Planning Your Cruise
• Boarding Pass: Your confirmation for check-in is used for embarkation.
• Crossing: A voyage across the water – in other words, a cruise is a crossing.
• Cruise Card: Your individual ID card, serving as your room key and boarding pass at ports of call, also used to access your Onboard Expense account.
• Departure port/embarkation port: Both of these terms refer to the port or location where your cruise begins and ends.
• Disembarkation: This is when you leave the ship at the end of your trip.
• Embarkation: It’s when you board your cruise ship at the beginning of your trip.
• Muster/Mustering: The safety drill conducted at the beginning of every cruise.
• Onboard: On a ship, as opposed to onshore.
• Port of call: A port of call is a destination on your cruise where you’ll likely be able to enjoy shore excursions.
• Pre-cruise address: Your address immediately before your cruise. For instance, your pre-cruise address could be a hotel address.
• Reservation Number: The identification/reference number you receive after reserving a cruise.
• Shore excursion: A shore excursion is an activity off the ship at a port of call that you can purchase as part of your itinerary.
• Tender: Also called a lifeboat, a tender is a small boat that takes you from the ship to shore when the cruise ship anchors in a harbour.
• Aboard: Onboard; the opposite of ashore. Used when referring to being or doing something on the ship.
• Accommodation: A guest's stateroom or suite.
• Interior stateroom: Located in less active spots on the ship, interior staterooms are comfortable for sleepers who prefer a quiet place to curl up after a day of fun and activities.
• Ocean view stateroom: An ocean view stateroom with a porthole or window lets you gaze out at ocean vistas and ports of call.
• Mini Suite stateroom: This room has a small, personal, outdoor balcony. A mini-suite stateroom is recommended when taking a cruise to Lakshadweep.
• Suite stateroom: Larger rooms that are ideal for family cruises. These suites give everyone in your group ample room to stretch out.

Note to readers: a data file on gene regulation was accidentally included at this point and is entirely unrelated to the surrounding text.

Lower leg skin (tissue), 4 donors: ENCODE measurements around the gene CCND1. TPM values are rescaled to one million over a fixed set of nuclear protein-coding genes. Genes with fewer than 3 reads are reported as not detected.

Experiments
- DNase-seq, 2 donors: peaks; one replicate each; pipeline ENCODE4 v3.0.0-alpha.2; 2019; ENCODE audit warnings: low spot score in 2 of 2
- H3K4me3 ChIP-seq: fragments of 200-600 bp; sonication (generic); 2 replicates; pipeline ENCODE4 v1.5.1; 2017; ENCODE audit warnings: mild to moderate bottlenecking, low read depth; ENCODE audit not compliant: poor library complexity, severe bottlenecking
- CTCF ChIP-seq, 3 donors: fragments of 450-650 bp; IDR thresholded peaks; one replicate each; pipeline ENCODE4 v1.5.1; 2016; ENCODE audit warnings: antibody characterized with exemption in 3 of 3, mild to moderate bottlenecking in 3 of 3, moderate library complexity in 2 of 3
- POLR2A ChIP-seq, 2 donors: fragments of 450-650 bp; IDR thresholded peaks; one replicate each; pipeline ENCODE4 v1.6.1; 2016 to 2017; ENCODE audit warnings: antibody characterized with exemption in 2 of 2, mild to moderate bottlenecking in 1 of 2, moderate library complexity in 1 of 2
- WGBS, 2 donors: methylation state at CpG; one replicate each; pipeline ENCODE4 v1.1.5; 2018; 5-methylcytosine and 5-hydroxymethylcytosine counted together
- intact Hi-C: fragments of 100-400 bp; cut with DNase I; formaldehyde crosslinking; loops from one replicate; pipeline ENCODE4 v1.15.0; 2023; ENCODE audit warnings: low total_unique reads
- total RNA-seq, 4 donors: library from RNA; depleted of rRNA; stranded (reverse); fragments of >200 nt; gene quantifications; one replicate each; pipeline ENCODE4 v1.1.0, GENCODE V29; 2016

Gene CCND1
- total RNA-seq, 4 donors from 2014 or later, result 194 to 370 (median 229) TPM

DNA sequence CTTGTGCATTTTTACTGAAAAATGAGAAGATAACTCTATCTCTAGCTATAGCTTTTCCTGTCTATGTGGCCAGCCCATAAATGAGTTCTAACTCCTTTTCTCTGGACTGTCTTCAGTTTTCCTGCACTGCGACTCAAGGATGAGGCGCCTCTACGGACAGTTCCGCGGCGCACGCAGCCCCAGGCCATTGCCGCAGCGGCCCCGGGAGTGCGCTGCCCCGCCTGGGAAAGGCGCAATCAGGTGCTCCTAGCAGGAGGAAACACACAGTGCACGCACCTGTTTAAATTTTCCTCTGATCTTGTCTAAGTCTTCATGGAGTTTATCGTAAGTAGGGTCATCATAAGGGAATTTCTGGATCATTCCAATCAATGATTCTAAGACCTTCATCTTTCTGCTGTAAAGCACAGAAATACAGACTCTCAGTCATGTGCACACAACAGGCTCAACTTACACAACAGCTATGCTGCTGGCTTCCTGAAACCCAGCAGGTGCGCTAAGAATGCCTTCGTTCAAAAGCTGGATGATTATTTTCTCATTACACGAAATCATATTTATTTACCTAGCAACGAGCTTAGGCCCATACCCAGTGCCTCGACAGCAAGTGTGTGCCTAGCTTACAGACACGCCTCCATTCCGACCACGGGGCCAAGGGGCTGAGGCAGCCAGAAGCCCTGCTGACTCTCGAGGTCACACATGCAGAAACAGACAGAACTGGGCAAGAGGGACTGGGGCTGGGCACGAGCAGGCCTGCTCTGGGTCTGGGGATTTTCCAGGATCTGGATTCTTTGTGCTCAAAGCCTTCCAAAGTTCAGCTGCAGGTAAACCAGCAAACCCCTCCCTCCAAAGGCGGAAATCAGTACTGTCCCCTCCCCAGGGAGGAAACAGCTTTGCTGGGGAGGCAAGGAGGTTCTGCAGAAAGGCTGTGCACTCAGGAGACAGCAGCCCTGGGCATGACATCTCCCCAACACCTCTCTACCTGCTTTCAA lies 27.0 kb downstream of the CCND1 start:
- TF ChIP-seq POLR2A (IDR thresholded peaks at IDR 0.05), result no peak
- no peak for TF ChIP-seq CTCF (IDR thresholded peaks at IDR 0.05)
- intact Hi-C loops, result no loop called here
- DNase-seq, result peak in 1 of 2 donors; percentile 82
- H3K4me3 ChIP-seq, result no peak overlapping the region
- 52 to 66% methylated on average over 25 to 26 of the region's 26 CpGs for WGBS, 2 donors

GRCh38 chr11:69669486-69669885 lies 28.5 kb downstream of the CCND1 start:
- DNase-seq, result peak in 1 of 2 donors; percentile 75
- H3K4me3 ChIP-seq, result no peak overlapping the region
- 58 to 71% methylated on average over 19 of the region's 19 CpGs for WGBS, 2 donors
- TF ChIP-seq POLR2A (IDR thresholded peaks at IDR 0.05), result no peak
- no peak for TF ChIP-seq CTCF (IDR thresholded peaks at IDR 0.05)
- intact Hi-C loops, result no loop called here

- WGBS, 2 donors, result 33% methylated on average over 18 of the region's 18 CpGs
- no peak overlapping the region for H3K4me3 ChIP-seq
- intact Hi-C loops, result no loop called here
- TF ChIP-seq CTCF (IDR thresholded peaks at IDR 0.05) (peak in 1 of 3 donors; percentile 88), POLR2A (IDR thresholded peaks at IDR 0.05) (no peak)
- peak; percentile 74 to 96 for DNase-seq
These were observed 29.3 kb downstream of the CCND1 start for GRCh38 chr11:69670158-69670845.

• Chairman Suite: A contemporary luxe state-of-the-art suite for an unmatched cruising experience. The Chairman’s Suite has a luxe living room, a private dining area with a six-seater dining table, a stylish bar counter, a master bedroom, walk-in closet, a private sun-deck balcony, Jacuzzi and is furnished with special amenities.
• Aft: The stern or rear of a ship.
• Air Arrangements: Your air transportation to and from the port and ground transportation between the airport and the port.
• Ashore: On land.
• Bow: The bow is the front of the ship.
• Bridge: The bridge is the location from which the captain steers the ship.
• Check-In: Guests can save time at the pier by completing their pre-cruise documentation.
• Deck: The horizontal platform that extends from one side of a ship to the other.
• Deck Plan: An overhead map illustrating stateroom and public area locations.
• Draft: The depth of a ship's keel below the waterline.
• Forward: Toward the fore or bow (front) of a ship.
• Gallery: A galley is a ship’s kitchen. On a cruise ship, there are many galleys.
• Gangway: The gangway is the ramp or staircase that you’ll use to embark or disembark the ship.
• Gratuity: A tip to onboard personnel as an indication of thanks for services rendered.
• Guarantee Stateroom: An assurance that you will be assigned the stateroom category you select.
• Midship: This is the middle of the ship.
• Minor: Child under the age of 18 who is under the supervision of an adult.
• Open Seating: A dining area or time without specific seating arrangements.
• Port: The left side of the ship as it’s facing forward is called port. If you have a hard time remembering that, just keep in mind that “left” and “port” both have four letters.
• Partial Cruise: Allows you to meet the cruise ship in a different location than the scheduled boarding port.
• Passage: Your travel onboard the cruise ship
• Starboard: The right side of the ship is starboard.
• Upper deck: The upper deck is typically the area closest to the entertainment, fun, and outdoor deck areas.
• Stern: The rear part of a ship.
• Cabin steward: Crew member responsible for the housekeeping of your stateroom.
• Captain: Crew member in charge of the cruise ship, responsible for the crew and passenger safety.
• Cruise director: Crew member who organizes for the ship’s activities and entertainment and is often the emcee for onboard events.
• Porter: Crew member on land to help you with your luggage curbside before you embark the ship.
• Purser: Crew member in charge of onboard billing and monetary transactions.
• Knot: A unit of speed at which ships travel, which is one nautical mile per hour.
• Mooring: A place where a ship is tied, such as the dock when in port.
• Wake: The trail of water created at the back (stern) of the ship as it moves forward in the water.